We extend our warmest thanks to the curators, the artists, and all our partners for their trust and collaboration; without them ORANGE could not exist. We are enormously grateful to the Ville de Saint-Hyacinthe, the Conseil des arts et des lettres du Québec, and the Canada Council for the Arts for their loyalty and financial support, which has made it possible to accomplish our mission.
Welcome, everyone! Welcome to the 7th edition of ORANGE, and welcome to Saint-Hyacinthe, Odanak, and Kamouraska!
Marcel Blouin and Véronique Grenier
ORANGE, contemporary art event of Saint-Hyacinthe
Elise Anne LaPlante and Véronique Leblanc would like to warmly thank, above all, the artists for their commitment to their practices, their unique relationships with plants and with art, their openness, and their trust, all of which are particularly significant in the often-fragile context of recent years.
They thank the entire ORANGE team—Véronique Grenier, Marcel Blouin, Geneviève Barrette, Roxane Chamberland, Mélanie Racicot, Audrey Lebeau, Étienne Rocheleau, and Roger Despatie—for their warm welcome and their dedicated work. And their gratitude also goes to Laura Demers for her sensitive and intelligent contribution with LA FRICHE, and to Ariel Rondeau for her thoughtful and enlightening attention to the project through the Guide réflexif. Thanks go to Marie Tourigny, Emmanuelle Charneau, and Patrick Thériault, for having so well captured the spirit of the project in their creation of the visual identity, and to Colette Tougas, Käthe Roth, Philippe Charland, and Fabrice Bouchard for seeing to all the words and transporting them between languages.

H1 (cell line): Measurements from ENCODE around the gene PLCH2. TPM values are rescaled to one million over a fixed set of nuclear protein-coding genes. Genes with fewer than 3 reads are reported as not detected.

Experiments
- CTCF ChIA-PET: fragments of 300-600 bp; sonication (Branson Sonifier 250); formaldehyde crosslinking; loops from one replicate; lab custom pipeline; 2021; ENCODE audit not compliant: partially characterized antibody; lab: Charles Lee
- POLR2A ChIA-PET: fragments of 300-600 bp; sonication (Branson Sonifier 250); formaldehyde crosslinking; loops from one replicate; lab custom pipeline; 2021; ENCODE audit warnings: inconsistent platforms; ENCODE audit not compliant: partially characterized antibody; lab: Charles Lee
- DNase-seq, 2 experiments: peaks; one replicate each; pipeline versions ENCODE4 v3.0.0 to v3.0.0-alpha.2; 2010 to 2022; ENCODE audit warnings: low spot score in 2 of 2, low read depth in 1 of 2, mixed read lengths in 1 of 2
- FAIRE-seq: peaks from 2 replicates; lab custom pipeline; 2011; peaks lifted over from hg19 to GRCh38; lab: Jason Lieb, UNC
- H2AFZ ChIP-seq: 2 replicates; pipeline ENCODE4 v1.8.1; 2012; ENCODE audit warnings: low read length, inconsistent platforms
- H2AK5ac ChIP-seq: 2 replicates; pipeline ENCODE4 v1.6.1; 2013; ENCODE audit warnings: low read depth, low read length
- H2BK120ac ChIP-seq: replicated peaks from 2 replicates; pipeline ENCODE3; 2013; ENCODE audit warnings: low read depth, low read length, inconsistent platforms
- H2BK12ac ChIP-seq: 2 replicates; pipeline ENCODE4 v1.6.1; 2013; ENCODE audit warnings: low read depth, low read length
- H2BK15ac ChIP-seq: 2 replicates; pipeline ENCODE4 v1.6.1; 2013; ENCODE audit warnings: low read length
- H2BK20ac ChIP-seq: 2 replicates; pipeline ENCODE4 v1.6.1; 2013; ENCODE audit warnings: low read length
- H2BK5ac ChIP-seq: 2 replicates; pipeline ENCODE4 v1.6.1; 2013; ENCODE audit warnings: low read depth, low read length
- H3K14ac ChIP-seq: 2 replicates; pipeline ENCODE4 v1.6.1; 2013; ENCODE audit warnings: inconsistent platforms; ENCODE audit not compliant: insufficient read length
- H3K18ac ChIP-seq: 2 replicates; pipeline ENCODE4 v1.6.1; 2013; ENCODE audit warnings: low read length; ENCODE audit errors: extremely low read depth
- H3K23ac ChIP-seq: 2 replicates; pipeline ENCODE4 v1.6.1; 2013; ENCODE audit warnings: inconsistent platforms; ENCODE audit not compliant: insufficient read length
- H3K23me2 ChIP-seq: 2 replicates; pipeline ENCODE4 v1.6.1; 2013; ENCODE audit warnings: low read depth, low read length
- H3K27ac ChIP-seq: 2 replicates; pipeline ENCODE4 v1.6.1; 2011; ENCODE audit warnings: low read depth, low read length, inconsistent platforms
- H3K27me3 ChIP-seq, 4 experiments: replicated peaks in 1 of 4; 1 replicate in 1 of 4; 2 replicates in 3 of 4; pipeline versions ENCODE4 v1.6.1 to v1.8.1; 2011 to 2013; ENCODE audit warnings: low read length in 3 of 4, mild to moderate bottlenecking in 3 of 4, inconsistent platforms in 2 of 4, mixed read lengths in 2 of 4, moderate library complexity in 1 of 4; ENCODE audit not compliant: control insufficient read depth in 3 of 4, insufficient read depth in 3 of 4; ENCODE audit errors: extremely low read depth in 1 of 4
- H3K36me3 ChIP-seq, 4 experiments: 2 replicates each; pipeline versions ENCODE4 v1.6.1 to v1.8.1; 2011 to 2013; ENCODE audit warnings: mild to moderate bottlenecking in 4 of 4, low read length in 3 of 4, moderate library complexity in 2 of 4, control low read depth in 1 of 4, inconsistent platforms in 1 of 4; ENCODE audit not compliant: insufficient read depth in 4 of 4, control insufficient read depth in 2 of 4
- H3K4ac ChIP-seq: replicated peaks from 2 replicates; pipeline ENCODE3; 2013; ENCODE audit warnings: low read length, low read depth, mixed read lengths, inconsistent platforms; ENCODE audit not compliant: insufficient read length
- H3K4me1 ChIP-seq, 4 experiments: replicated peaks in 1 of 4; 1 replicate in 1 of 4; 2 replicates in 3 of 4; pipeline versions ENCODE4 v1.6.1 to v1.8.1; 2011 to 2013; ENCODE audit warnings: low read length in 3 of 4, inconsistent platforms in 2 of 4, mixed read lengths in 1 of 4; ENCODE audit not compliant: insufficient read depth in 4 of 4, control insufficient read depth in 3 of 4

The curators would also like to express their gratitude to those who made the collaborations not just possible but enriching and enjoyable: Marie-Hélène Godin, Nancy Rossi, Mélanie Villeneuve, Steve Fortin, David Bernard, Julie-Anne Tremblay, Vickie Desfossés-Bégin, Mélissa C Pettigrew, Marie-Claude Hains, Claudie Gagné, Dahlia Milon, André Vézina, Caroline Pigeon, Marc-Etienne Carrier, Pierre Morais, Emmanuel Caron-Garant, Mélanie Brière, Brigitte Mongeau, and Nadia Collard. Thanks go as well to Michel Durand Nolett, Amélie-Anne Mailhot, Nicole O’Bomsawin, Louis-Vincent Laperrière-Désorcy, Roxanne Lévesque, Nicolas Pinceloup, and Anny Schneider for their important contribution to the public program. And they would like to acknowledge Christi Belcourt, Gesig Isaac, and Daniel Brière, who crossed their path along the way.
Finally, they would like to thank the stinging nettle, lemon balm, rosemary, sacred basil, yarrow, chamomile, and oats that sustained them through the seasons during which this curatorial project took shape. This is the beginning of a grander adventure in search of encounters with art and with the life of plants.
ORANGE expresses its thanks to the members of the board of directors: Émilie Breton, Guy Choquette, Marie-France Daignault, Claude Germain, Daniel LeBlond, Réal Plante, and Suzanne Saint-Amour. In addition, we are particularly grateful to the curators, the artists, all our contributors, our financial partners, and our sponsors, all of whom made the 7th edition of this triennial event possible